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United States Department of Agriculture

Agricultural Research Service

Research Project: NEW CROPS AND MANAGEMENT STRATEGIES TO IMPROVE CROPPING EFFICIENCY IN SHORT-SEASON HIGH-STRESS ENVIRONMENTS

Location: Soil Management Research

Title: Seed moisture at physiological maturity in oilseed and confectionary sunflower hybrids in the Northern U.S.

Authors
item Gesch, Russell
item Johnson, Burton -

Submitted to: Field Crops Research
Publication Type: Peer Reviewed Journal
Publication Acceptance Date: March 20, 2012
Publication Date: April 29, 2012
Repository URL: http://handle.nal.usda.gov/10113/54469
Citation: Gesch, R.W., Johnson, B. 2012. Seed moisture at physiological maturity in oilseed and confectionary sunflower hybrids in the Northern U.S. Field Crops Research. 133:1-9.

Interpretive Summary: Even after seed on a sunflower head have matured enough to harvest, often the leaves and stems of plants are wet, making harvest difficult. This means that a farmer has to wait longer to harvest, which can also mean that the crop is potentially exposed longer to conditions such as bad weather and bird predation that can reduce yields. Therefore, farmers often spray chemical herbicides on sunflower plants when they are nearing harvest to kill and dry them out (i.e., desiccation), allowing them to be harvested sooner. However, it is important that they do this after the seed have obtained their maximum weight, which is called physiological maturity, so that there is no yield loss. Currently, it is recommended that if herbicide is used to kill and dry plants that it be applied at 35% or less seed moisture because seed are fully mature at this point. There is considerable evidence, however, that seed maturity in sunflower, especially for different varieties, might occur at higher seed moisture content. If so, then farmers could desiccate their crop earlier than currently recommended and potentially harvest earlier as well, avoiding conditions that could cause yield loss. We conducted a two-year field study in Prosper, ND, and Morris, MN, to determine the moisture content in seed at physiological maturity in two commonly-grown oilseed varieties and one confectionary variety of sunflower. We found that the moisture content for the two oil varieties at seed maturity averaged about 40%, and that of the confectionary variety was 50%. This means farmers could desiccate these sunflower varieties when their seed reaches moisture contents of 5 to 15% higher than that recommended without losing any yield because seeds were not fully mature at the time the herbicide was applied. Moreover, this means that the crop could be harvested earlier, which can potentially reduce the loss of seed yield caused by severe weather or predation by migrating birds. This information will help the ag chemical industry to update recommendations for desiccant application, and will be useful to crop consultants and farmers in determining the best time to desiccate sunflower, and this could translate into improved crop yields.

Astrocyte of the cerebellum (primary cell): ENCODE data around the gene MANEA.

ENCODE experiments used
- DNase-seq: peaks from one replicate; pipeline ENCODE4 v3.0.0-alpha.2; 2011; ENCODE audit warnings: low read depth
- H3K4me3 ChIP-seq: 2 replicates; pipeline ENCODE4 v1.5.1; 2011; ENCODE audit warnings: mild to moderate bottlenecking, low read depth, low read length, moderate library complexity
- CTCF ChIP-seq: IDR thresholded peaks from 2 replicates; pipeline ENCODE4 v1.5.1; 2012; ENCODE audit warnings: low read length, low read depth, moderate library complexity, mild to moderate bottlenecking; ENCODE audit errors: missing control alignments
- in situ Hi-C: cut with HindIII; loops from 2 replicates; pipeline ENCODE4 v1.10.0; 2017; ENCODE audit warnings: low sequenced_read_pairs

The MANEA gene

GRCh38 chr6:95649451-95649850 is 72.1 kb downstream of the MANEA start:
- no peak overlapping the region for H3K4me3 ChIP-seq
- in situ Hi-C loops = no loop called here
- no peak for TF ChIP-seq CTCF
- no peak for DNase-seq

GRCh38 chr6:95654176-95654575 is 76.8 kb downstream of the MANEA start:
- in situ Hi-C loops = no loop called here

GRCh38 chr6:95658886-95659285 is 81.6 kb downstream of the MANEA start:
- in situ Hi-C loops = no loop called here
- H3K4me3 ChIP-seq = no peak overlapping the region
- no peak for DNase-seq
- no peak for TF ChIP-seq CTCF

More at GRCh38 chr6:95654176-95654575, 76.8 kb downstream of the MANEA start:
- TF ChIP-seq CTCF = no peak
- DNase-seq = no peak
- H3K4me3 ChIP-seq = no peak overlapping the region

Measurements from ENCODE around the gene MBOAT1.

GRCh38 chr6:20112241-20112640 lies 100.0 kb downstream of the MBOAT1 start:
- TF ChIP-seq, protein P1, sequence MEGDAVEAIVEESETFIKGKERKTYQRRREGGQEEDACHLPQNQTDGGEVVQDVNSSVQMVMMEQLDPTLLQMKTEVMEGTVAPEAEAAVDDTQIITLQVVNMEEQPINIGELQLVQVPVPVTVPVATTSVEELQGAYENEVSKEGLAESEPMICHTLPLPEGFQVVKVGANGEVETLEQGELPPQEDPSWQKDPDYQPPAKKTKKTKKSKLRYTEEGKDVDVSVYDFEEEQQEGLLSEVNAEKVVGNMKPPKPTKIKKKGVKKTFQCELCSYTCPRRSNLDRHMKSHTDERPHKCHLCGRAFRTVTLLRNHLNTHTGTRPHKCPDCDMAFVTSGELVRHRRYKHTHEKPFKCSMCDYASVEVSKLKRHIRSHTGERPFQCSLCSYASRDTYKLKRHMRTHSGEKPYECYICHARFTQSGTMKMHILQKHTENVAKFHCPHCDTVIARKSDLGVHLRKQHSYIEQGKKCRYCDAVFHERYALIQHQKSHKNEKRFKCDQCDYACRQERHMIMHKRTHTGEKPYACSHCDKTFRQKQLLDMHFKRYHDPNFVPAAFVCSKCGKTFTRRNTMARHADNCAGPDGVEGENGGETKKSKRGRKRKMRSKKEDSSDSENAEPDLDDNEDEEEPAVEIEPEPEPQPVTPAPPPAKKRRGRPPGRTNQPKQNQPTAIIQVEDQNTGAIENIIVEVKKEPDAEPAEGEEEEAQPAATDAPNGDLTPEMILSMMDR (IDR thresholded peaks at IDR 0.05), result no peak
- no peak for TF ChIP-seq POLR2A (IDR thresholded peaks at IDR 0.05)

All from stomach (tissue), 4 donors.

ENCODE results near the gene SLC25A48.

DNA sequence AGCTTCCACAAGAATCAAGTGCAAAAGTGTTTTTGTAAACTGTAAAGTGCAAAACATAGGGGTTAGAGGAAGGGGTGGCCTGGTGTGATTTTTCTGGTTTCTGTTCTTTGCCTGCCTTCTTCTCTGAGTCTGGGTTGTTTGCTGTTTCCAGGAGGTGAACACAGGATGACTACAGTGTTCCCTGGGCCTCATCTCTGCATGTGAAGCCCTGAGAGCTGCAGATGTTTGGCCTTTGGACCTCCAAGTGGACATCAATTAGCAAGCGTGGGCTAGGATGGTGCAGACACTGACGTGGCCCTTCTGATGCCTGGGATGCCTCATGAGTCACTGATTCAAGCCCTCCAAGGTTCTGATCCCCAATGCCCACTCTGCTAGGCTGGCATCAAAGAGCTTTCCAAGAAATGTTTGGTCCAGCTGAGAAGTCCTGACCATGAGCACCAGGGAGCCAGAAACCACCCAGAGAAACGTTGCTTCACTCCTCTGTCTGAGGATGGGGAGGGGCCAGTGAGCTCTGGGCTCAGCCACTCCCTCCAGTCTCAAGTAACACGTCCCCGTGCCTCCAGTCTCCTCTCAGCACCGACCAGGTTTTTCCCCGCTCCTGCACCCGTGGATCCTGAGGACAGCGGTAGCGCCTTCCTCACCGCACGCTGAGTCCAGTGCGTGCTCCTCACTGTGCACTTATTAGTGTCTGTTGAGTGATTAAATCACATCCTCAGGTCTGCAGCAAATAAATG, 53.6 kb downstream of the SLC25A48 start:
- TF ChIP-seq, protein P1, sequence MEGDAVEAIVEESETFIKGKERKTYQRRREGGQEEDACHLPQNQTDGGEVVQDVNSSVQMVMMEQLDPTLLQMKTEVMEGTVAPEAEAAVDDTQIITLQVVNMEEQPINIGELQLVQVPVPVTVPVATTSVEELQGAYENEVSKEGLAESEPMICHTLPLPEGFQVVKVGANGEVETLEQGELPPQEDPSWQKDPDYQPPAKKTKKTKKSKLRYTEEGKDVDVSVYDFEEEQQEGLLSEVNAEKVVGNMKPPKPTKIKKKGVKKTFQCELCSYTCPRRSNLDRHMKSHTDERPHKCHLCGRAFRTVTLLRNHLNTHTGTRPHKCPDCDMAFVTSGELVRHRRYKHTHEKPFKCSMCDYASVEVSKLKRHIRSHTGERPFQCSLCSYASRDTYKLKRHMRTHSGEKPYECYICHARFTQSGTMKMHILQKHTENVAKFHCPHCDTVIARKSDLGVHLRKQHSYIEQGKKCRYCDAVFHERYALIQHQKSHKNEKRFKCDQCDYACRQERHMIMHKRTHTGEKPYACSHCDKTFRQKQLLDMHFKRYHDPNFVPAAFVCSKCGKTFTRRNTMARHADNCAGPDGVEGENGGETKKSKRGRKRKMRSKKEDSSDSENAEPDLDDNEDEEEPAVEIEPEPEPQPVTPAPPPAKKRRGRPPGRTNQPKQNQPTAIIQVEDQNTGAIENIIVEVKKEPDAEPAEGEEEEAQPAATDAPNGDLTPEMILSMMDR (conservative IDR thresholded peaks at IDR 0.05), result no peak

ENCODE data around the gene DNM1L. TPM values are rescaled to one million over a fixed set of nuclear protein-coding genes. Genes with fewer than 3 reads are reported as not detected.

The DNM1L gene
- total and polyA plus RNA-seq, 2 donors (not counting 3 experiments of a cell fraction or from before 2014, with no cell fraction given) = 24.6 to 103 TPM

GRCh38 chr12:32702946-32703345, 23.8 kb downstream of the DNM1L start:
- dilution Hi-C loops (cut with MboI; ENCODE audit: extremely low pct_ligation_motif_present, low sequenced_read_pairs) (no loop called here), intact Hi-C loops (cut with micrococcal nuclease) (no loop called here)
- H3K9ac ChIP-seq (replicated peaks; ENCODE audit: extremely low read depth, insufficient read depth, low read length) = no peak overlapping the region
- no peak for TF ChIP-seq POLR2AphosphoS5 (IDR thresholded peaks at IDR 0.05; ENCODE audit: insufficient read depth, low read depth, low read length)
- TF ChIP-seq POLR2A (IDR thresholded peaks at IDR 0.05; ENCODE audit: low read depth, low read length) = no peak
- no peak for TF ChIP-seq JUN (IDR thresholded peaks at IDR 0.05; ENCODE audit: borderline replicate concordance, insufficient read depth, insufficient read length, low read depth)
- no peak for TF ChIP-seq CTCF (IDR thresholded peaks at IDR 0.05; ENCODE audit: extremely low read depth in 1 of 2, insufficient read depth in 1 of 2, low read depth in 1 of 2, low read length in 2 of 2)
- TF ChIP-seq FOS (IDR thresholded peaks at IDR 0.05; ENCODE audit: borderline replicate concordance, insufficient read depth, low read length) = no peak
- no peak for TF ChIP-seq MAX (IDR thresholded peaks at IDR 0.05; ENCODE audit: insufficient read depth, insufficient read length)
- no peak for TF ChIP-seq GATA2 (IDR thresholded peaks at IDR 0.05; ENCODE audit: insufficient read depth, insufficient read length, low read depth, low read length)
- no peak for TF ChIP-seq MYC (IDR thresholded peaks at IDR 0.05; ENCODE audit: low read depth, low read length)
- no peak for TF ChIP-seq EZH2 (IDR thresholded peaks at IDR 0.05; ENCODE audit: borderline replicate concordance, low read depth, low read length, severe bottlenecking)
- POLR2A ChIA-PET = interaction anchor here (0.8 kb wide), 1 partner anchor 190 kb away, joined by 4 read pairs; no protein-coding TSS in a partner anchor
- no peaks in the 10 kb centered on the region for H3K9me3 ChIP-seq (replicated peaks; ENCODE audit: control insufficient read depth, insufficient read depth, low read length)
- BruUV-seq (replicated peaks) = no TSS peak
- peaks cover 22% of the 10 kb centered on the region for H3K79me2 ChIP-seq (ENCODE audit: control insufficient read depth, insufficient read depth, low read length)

Technical Abstract: Desiccating sunflower (Helianthus annuus L.) to hasten harvest has become a common practice in the northern U.S. and can aid in reducing yield loss associated with severe weather and bird predation. Currently, it is recommended to apply desiccants to sunflower at 35% or less seed moisture corresponding to physiological maturity (PM). However, evidence from the literature suggests PM may occur at higher moisture. A 2-yr field study was conducted in Prosper, ND, and Morris, MN, to determine seed moisture at PM across different seed positions on sunflower capitulum for two high-oleic oilseed hybrids and one confectionary hybrid. Between R6 stage and seed maturity, capitulum were sampled at 4 to 7 d intervals. Seeds were separated from the inner, middle, and outer concentric thirds of the capitulum for analysis. Dynamics of seed dry matter accumulation and moisture were modeled to estimate moisture content at PM. Moisture content at PM for both oil hybrids across middle and outer seed was about 40% regardless of environment, but it was 50% for the confectionary hybrid. Inner seed responded differently, but only made up a small fraction of total seed. Approximately 600 to 666°C d were required for seed to progress from R6 to PM for the oil hybrids and 486 to 612°C d for the confectionary hybrid. For both types of hybrids, PM occurred about 3 d later in the middle seed as compared to the outer seed. Indeed, our results indicate modern sunflower hybrids can be desiccated at higher seed moisture than currently recommended without sacrificing yield loss due to not reaching PM.

Last Modified: 7/23/2014
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